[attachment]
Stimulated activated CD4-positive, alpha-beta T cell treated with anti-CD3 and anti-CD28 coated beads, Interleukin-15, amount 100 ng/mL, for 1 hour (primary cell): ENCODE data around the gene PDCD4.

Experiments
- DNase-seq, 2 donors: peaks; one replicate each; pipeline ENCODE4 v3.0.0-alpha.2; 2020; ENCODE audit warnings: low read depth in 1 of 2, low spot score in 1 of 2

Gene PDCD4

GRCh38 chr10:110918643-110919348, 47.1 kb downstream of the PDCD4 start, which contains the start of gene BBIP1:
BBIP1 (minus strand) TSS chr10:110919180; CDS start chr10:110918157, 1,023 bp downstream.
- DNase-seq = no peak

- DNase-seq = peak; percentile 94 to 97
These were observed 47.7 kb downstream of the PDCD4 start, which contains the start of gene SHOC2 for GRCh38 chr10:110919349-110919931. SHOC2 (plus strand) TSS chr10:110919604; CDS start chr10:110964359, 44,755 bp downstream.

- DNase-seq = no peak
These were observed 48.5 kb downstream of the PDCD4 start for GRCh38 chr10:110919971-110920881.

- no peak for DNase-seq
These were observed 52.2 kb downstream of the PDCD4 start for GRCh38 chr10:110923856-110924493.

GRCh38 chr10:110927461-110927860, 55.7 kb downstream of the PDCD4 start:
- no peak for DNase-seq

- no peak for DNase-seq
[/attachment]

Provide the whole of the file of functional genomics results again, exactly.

Stimulated activated CD4-positive, alpha-beta T cell treated with anti-CD3 and anti-CD28 coated beads, Interleukin-15, amount 100 ng/mL, for 1 hour (primary cell): ENCODE data around the gene PDCD4.

Experiments
- DNase-seq, 2 donors: peaks; one replicate each; pipeline ENCODE4 v3.0.0-alpha.2; 2020; ENCODE audit warnings: low read depth in 1 of 2, low spot score in 1 of 2

Gene PDCD4

GRCh38 chr10:110918643-110919348, 47.1 kb downstream of the PDCD4 start, which contains the start of gene BBIP1:
BBIP1 (minus strand) TSS chr10:110919180; CDS start chr10:110918157, 1,023 bp downstream.
- DNase-seq = no peak

- DNase-seq = peak; percentile 94 to 97
These were observed 47.7 kb downstream of the PDCD4 start, which contains the start of gene SHOC2 for GRCh38 chr10:110919349-110919931. SHOC2 (plus strand) TSS chr10:110919604; CDS start chr10:110964359, 44,755 bp downstream.

- DNase-seq = no peak
These were observed 48.5 kb downstream of the PDCD4 start for GRCh38 chr10:110919971-110920881.

- no peak for DNase-seq
These were observed 52.2 kb downstream of the PDCD4 start for GRCh38 chr10:110923856-110924493.

GRCh38 chr10:110927461-110927860, 55.7 kb downstream of the PDCD4 start:
- no peak for DNase-seq

- no peak for DNase-seq